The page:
In the fall of 2019, the Danish government set aside DKK 1.5 billion for green research from the so-called research reserve. Aarhus School of Architecture has allocated two million of these funds to pilot projects that can further the green transition. At Aarhus School of Architecture, five research projects have been chosen to receive this funding. This project is one of the five selected projects.
Wood as a building material has a great potential to counteract climate changes and declining biodiversity. Today, reforestation after logging is done by means of controlled plantation forestry. However, research shows that plantation forestry affects biodiversity and that current timber production practices often degrade forests. Forestry based more on the premises of nature involving a mix of species and free-growing trees would lead to greater variation in the shapes of trees. This project precisely deals with how we can use irregular tree trunks in architecture. And it consequently points towards future construction methods that have a positive impact on climate and promotes biodiversity. The project precisely demonstrates how the irregularity of the materials can be actively employed in designing architecture.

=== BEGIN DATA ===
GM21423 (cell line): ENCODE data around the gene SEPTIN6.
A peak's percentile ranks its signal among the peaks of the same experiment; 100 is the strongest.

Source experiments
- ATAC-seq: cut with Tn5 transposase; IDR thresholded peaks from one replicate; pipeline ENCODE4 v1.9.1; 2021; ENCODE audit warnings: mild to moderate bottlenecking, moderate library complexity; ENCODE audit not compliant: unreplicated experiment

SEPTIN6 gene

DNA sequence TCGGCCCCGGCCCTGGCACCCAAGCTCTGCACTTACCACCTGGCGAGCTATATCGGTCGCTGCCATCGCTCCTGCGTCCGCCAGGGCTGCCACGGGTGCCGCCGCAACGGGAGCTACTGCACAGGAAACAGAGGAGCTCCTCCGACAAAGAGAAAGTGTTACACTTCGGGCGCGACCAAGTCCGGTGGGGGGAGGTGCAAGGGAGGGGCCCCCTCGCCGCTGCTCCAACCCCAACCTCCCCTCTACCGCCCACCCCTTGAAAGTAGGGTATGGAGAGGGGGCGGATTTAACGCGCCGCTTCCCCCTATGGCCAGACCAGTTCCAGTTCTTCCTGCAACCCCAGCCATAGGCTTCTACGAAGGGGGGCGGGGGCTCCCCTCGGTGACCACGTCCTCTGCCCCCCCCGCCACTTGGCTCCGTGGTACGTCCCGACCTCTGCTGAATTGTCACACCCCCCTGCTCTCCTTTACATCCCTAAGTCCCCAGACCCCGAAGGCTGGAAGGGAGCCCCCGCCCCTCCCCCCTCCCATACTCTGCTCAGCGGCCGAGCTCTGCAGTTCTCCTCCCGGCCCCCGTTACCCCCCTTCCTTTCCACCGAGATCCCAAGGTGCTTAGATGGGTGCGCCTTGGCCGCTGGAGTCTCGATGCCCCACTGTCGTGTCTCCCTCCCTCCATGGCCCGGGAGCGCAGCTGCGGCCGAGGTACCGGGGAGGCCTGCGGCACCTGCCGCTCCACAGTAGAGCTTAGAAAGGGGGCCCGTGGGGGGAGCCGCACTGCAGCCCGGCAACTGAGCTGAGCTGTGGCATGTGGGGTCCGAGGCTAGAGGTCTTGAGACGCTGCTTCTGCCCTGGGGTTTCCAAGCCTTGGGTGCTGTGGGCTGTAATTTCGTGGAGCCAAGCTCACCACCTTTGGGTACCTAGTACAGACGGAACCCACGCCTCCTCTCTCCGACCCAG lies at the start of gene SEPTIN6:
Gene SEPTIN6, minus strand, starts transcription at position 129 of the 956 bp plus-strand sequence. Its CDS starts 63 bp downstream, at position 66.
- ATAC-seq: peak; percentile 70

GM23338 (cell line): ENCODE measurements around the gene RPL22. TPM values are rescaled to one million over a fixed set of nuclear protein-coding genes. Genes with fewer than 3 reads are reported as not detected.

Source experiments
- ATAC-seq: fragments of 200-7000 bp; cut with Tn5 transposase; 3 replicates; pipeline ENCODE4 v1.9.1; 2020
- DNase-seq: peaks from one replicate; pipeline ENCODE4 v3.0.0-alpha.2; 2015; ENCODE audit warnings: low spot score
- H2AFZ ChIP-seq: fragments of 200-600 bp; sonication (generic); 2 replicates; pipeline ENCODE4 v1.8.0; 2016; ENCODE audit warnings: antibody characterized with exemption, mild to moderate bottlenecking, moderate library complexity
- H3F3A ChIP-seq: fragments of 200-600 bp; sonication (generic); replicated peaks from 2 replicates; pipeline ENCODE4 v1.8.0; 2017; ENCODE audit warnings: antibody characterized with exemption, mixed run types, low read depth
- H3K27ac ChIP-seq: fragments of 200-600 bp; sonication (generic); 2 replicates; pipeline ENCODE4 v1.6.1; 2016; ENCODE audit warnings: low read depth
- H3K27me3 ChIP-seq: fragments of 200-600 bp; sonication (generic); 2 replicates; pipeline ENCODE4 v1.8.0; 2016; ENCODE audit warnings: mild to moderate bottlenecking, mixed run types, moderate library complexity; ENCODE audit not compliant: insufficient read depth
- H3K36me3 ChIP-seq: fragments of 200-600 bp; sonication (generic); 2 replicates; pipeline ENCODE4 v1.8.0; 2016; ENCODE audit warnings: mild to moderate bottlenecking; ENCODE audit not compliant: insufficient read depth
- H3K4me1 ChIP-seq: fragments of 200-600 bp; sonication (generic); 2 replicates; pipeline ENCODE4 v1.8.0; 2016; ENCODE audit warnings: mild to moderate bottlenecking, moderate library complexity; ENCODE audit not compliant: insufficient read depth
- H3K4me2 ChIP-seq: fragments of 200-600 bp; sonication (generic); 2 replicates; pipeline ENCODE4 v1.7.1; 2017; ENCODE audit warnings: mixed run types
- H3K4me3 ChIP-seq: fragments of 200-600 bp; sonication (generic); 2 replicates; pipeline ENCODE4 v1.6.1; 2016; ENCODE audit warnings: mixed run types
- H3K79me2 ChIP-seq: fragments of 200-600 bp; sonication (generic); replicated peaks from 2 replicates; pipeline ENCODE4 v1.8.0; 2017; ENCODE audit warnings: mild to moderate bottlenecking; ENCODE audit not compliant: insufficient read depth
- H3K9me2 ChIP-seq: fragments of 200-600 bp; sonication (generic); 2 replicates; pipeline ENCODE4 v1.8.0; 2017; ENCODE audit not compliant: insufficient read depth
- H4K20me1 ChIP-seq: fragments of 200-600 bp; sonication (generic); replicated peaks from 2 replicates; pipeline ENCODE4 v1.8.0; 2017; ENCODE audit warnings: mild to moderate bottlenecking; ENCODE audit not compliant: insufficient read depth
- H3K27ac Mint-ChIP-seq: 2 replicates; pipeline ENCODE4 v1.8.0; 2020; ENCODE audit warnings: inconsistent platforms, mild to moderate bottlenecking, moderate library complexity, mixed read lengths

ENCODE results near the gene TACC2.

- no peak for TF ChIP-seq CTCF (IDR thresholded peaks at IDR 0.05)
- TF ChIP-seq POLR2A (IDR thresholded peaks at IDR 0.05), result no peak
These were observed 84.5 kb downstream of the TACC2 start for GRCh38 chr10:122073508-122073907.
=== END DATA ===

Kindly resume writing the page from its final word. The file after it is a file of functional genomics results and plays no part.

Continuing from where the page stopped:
The realization of the project is based on a method in which irregular tree trunks are scanned and processed by means of robotics. A series of tailor-made algorithms are employed to build a database of the geometry of the tree trunks. This is used to distribute material in the construction and for creating the instructions used, in the robotic cell, to manufacture each building component.
- Frilandsmuseet Hjerl Hede
- Geometrica Architecture OY, Finland
- AU Institut for Ingeniørvidenskab